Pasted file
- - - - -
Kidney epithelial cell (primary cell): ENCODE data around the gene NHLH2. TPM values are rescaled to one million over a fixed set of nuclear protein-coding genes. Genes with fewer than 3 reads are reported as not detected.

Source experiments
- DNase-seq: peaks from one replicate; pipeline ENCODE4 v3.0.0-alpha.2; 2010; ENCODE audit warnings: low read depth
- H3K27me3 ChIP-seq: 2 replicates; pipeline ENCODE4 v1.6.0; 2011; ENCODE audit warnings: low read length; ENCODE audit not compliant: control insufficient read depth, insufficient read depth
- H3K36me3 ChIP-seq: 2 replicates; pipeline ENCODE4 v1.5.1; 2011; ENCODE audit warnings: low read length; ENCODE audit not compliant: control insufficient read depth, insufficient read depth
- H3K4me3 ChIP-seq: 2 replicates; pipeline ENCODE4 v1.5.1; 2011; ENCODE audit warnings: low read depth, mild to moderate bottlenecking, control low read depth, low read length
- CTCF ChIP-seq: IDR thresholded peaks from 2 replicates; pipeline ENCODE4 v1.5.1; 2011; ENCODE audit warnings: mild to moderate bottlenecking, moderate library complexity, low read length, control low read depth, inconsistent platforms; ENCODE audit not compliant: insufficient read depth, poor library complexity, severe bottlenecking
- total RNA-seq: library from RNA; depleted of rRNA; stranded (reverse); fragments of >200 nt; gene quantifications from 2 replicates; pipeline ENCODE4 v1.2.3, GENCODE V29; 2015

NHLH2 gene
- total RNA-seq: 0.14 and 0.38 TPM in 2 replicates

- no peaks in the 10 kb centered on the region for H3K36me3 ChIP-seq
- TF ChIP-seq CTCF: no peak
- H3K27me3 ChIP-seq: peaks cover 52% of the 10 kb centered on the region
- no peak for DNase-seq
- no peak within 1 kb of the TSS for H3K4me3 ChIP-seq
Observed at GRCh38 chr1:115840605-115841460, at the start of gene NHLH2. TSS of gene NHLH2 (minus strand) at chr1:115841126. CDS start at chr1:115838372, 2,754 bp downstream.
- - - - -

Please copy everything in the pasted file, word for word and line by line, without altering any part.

Kidney epithelial cell (primary cell): ENCODE data around the gene NHLH2. TPM values are rescaled to one million over a fixed set of nuclear protein-coding genes. Genes with fewer than 3 reads are reported as not detected.

Source experiments
- DNase-seq: peaks from one replicate; pipeline ENCODE4 v3.0.0-alpha.2; 2010; ENCODE audit warnings: low read depth
- H3K27me3 ChIP-seq: 2 replicates; pipeline ENCODE4 v1.6.0; 2011; ENCODE audit warnings: low read length; ENCODE audit not compliant: control insufficient read depth, insufficient read depth
- H3K36me3 ChIP-seq: 2 replicates; pipeline ENCODE4 v1.5.1; 2011; ENCODE audit warnings: low read length; ENCODE audit not compliant: control insufficient read depth, insufficient read depth
- H3K4me3 ChIP-seq: 2 replicates; pipeline ENCODE4 v1.5.1; 2011; ENCODE audit warnings: low read depth, mild to moderate bottlenecking, control low read depth, low read length
- CTCF ChIP-seq: IDR thresholded peaks from 2 replicates; pipeline ENCODE4 v1.5.1; 2011; ENCODE audit warnings: mild to moderate bottlenecking, moderate library complexity, low read length, control low read depth, inconsistent platforms; ENCODE audit not compliant: insufficient read depth, poor library complexity, severe bottlenecking
- total RNA-seq: library from RNA; depleted of rRNA; stranded (reverse); fragments of >200 nt; gene quantifications from 2 replicates; pipeline ENCODE4 v1.2.3, GENCODE V29; 2015

NHLH2 gene
- total RNA-seq: 0.14 and 0.38 TPM in 2 replicates

- no peaks in the 10 kb centered on the region for H3K36me3 ChIP-seq
- TF ChIP-seq CTCF: no peak
- H3K27me3 ChIP-seq: peaks cover 52% of the 10 kb centered on the region
- no peak for DNase-seq
- no peak within 1 kb of the TSS for H3K4me3 ChIP-seq
Observed at GRCh38 chr1:115840605-115841460, at the start of gene NHLH2. TSS of gene NHLH2 (minus strand) at chr1:115841126. CDS start at chr1:115838372, 2,754 bp downstream.